An adventure in the wilds of the Amazon – without roughing it

‘Tsk tsk.” How our guide, Neycer Pizango, heard the teeth-­sucking call above our skiff’s outboards, I’ll never know – for even with engines cut, I struggled to identify anything beyond birdsong and clicking cicadas. Then a shadow moved, and a tiny, maned primate leapt, tutting, into a spondias tree’s boughs.

“It’s a pygmy marmoset: the world’s smallest monkey,” Neycer grinned. “I knew I’d heard it.”

Welcome to Peru’s Pacaya-Samiria National Reserve: a biodiverse world of extremes, where rain falls so ­heavily it goes up your nose, ­freakishly pink dolphins play in unnervingly black waters, and 4oz monkeys with 1980s mullets chatter like ­disapproving grannies.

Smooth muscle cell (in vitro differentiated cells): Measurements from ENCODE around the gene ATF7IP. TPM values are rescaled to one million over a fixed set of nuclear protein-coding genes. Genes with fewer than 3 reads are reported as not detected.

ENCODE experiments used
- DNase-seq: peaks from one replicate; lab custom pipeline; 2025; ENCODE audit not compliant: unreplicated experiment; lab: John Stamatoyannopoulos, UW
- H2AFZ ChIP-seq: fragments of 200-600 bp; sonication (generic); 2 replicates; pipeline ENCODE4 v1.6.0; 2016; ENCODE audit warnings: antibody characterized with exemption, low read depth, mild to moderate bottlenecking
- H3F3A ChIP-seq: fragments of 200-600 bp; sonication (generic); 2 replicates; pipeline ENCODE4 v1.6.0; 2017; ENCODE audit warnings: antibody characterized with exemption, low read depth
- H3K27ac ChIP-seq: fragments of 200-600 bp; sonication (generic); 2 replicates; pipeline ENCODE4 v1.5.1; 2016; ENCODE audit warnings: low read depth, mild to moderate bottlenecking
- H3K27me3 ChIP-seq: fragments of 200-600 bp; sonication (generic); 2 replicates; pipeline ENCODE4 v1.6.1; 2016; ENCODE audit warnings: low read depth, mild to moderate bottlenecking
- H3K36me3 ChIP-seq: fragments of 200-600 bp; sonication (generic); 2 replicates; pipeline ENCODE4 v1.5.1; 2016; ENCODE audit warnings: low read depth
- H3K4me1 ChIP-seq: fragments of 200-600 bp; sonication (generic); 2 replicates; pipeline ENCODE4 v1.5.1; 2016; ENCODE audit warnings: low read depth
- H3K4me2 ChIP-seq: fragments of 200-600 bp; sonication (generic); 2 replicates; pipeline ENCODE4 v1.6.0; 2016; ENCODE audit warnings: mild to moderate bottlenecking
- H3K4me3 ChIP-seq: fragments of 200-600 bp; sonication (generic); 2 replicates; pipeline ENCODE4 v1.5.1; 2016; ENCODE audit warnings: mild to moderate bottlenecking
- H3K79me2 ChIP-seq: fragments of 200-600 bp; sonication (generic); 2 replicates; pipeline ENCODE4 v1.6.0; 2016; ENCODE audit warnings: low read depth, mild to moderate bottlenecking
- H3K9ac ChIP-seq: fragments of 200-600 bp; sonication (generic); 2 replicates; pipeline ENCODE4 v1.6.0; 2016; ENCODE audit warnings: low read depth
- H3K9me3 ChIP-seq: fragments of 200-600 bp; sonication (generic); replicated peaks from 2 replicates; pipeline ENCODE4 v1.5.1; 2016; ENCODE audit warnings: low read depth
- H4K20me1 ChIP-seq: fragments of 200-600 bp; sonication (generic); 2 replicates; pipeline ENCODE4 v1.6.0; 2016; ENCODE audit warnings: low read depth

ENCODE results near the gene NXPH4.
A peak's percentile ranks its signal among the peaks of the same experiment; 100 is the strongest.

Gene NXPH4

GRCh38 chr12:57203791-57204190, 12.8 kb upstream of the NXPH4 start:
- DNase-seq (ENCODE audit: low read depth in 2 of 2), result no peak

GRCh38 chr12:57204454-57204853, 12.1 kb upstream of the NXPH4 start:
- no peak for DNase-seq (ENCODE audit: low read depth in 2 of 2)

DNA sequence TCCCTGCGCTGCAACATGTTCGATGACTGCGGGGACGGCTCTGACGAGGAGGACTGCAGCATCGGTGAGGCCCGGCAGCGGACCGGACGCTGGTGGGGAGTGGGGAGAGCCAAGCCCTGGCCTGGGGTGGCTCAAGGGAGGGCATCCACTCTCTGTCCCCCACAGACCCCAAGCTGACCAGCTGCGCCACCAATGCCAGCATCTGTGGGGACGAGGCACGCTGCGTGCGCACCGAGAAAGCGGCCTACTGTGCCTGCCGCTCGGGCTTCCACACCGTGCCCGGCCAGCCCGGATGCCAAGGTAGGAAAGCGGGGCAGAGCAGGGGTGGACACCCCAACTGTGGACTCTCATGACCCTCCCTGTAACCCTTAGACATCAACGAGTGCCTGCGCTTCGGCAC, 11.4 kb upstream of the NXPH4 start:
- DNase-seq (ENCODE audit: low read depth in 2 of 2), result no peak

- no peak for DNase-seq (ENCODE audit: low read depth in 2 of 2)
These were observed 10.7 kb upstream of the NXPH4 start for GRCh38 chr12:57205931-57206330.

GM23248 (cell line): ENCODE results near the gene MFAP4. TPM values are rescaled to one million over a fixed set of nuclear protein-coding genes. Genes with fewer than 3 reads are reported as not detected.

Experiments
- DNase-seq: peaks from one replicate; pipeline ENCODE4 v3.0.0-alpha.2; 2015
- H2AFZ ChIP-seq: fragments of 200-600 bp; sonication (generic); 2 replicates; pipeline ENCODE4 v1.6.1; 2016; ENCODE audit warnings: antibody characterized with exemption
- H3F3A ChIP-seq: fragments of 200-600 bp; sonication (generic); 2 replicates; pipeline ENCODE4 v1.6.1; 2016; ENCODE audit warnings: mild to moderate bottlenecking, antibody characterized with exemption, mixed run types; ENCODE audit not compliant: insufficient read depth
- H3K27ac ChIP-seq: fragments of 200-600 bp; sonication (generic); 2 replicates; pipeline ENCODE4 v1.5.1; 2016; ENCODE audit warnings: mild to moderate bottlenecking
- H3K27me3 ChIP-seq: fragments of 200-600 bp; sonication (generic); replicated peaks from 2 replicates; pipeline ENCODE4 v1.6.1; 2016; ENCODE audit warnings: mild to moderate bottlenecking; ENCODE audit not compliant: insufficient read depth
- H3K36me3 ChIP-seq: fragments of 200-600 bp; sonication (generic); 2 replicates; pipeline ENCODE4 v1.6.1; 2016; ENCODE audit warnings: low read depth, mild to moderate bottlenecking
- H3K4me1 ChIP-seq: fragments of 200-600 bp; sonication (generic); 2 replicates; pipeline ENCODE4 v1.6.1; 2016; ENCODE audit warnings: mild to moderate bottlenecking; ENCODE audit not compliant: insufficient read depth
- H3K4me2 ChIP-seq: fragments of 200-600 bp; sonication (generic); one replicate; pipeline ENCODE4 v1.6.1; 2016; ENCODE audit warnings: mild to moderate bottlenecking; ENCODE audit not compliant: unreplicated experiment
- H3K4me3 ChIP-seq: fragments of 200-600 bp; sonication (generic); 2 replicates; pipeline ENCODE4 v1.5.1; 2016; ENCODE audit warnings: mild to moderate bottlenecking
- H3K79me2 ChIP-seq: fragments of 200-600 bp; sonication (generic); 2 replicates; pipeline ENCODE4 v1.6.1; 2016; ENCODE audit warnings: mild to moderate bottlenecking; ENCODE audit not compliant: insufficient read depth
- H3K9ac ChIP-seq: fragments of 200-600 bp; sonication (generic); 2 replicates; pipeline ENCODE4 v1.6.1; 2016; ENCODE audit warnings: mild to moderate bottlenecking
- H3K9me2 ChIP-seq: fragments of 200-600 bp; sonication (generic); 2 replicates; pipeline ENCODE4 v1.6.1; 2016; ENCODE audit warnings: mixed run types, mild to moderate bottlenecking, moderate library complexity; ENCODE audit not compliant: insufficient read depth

Set at the Amazon river’s head and flanked by its Ucayali and Maranon tributaries, Pacaya-Samiria is ­accessible only by boat. During these high-water months (roughly ­December to May), water levels can rise by 10ft, flooding most of the forest and forcing terrestrial inhabitants, humans included, further inland. 

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